WorldView Episode 27: Gustav Holst

      Despite international fame after the publication of his work “The Planets”, Gustav Holst remained relatively unknown during his life. He wrote hundreds of opus works, but his hermit-like lifestyle and dislike of the spotlight turned away most musical audiences. Now, almost one hundred years after his death, he has become one of the most recognizable names in post-romantic classical music. 

      Gustavos Theodore von Holst was born in Gloucestershire in 1874, one in a long line of professional instrumentalists. After an injury derailed his dream of becoming a pianist, he focused on composition; Holst studied with Charles Villiers Stanford (WorldView ep. 23) at the Royal College of Music, were he also met Ralph Vaughan Williams. The composer, struggling to support himself, took up trombone and taught it with great success for much of his life. 

      A brief stint with a professional orchestra helped fuel Holst’s interests in orchestral composition. The job also provided an income steady enough to focus on writing and to marry his long time fianceé, Isobel, in 1901.  After an extended stay in Germany in 1903, the composer re-evaluated his career and left the orchestra, soon filling multiple teaching roles at local schools. His now long-time friend Vaughan Williams encouraged him to join the growing nationalist music movement in Britain, and Holst responded with an added emphasis on folk music in his works. 

      Holst was introduced to astrology on holiday in Spain, a hobby which inspired his most well-known work. “The Planets” was premiered in 1918 at a YMCA sponsored event, to celebrate Holst’s new position as war-time musical organizer for the organization. The piece became immensely popular, and increased demand for the composer well into his late forties. However, health complications in the 1920s caused him to largely withdraw from public appearances; with very few orchestral successes, interest in his work waned. He died of heart failure in 1934, and much of his career was ignored until the 1980s.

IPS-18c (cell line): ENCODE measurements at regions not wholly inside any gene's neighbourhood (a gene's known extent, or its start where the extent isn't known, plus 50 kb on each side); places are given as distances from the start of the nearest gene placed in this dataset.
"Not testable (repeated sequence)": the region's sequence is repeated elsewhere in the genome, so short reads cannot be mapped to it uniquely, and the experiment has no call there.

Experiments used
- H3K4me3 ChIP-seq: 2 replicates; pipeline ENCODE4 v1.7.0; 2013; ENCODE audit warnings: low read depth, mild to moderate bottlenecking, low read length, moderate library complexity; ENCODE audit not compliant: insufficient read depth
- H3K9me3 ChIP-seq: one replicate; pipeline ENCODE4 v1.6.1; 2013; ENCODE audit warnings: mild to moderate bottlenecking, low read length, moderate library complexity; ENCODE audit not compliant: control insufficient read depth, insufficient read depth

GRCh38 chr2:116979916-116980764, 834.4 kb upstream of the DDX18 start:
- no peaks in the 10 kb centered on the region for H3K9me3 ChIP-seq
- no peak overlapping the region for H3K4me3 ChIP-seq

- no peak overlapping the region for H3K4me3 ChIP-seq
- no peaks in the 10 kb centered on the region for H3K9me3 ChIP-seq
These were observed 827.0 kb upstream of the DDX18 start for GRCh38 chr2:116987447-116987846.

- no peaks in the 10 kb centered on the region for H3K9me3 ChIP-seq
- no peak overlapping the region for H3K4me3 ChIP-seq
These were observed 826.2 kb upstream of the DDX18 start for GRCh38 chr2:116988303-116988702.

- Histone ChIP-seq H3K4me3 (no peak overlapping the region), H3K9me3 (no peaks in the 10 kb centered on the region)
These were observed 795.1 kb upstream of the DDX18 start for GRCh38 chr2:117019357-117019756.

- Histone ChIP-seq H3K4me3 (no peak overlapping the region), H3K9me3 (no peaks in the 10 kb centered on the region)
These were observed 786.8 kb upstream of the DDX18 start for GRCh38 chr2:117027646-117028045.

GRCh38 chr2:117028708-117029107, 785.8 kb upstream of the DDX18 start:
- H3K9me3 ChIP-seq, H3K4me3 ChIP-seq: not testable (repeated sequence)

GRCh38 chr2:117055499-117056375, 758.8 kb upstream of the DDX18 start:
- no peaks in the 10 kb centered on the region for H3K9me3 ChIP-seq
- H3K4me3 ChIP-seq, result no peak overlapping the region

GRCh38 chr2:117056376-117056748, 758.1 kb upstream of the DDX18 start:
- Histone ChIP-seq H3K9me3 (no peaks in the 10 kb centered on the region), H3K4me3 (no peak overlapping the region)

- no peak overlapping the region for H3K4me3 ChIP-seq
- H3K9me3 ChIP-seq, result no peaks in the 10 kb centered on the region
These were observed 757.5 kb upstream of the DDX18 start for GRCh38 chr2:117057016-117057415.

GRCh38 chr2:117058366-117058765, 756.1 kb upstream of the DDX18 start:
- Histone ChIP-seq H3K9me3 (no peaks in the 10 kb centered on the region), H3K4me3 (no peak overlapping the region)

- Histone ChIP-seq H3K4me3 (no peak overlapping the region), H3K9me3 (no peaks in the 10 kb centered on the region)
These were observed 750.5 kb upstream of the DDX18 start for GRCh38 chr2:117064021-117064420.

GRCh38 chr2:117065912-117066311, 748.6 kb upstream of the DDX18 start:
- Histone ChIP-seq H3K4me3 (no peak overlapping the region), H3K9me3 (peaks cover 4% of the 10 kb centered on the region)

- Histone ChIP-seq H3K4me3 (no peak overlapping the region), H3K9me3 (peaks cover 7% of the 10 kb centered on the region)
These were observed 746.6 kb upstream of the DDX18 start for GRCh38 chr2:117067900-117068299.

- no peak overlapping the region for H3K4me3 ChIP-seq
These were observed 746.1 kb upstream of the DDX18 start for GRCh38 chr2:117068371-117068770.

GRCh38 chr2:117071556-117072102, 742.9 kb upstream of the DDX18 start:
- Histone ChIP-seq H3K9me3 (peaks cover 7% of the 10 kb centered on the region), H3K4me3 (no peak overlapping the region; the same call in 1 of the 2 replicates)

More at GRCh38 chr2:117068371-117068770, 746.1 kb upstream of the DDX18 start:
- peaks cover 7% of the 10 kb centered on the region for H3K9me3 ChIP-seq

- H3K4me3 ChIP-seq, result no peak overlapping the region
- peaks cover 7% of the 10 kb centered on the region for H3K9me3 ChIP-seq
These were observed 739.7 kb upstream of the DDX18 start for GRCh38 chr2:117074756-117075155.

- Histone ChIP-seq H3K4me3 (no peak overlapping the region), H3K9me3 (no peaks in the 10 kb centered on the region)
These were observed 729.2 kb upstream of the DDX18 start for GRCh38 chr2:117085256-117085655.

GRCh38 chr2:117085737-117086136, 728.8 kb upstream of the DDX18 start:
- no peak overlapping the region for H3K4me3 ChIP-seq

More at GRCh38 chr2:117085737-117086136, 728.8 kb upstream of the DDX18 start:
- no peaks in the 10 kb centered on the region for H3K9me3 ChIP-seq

“St. Paul’s Suite”, Holst’s work featured in episode twenty-seven of WorldView, was written for students at St. Paul’s Girls’ School. The composer served as the music master of the institution from 1905 to his death in 1934, and published several pieces dedicated to his pupils. In this hour, “St. Paul’s Suite” is performed by Sir Malcolm Sargent and the Royal Philharmonic Orchestra, on a disc released in 1988. 


WorldView Episode Twenty-Seven Playlist:

Ralph VAUGHAN WILLIAMS, “Symphony No. 4 in F minor”, {New Philharmonia Orchestra, Sir Adrian Boult} – EMI Classics

Juli NUNLIST, “Twelve Bagatelles for Solo Flute”, {Leone Buyse} – Crystal Records

Gustav HOLST, “St. Paul’s Suite, Op. 29”, {Royal Philharmonic Orchestra, Sir Malcolm Sargent} – EMI Classics


WorldView is a classical music radio show featuring composers from everywhere in the world – except Western Europe. Tune in to hear works by lesser-known artists such as Gabriela Montero and Bright Sheng, and widen your knowledge of classical music. Hinke Younger hosts each week’s episode of WorldView on Mondays at 9AM and again at 6PM on

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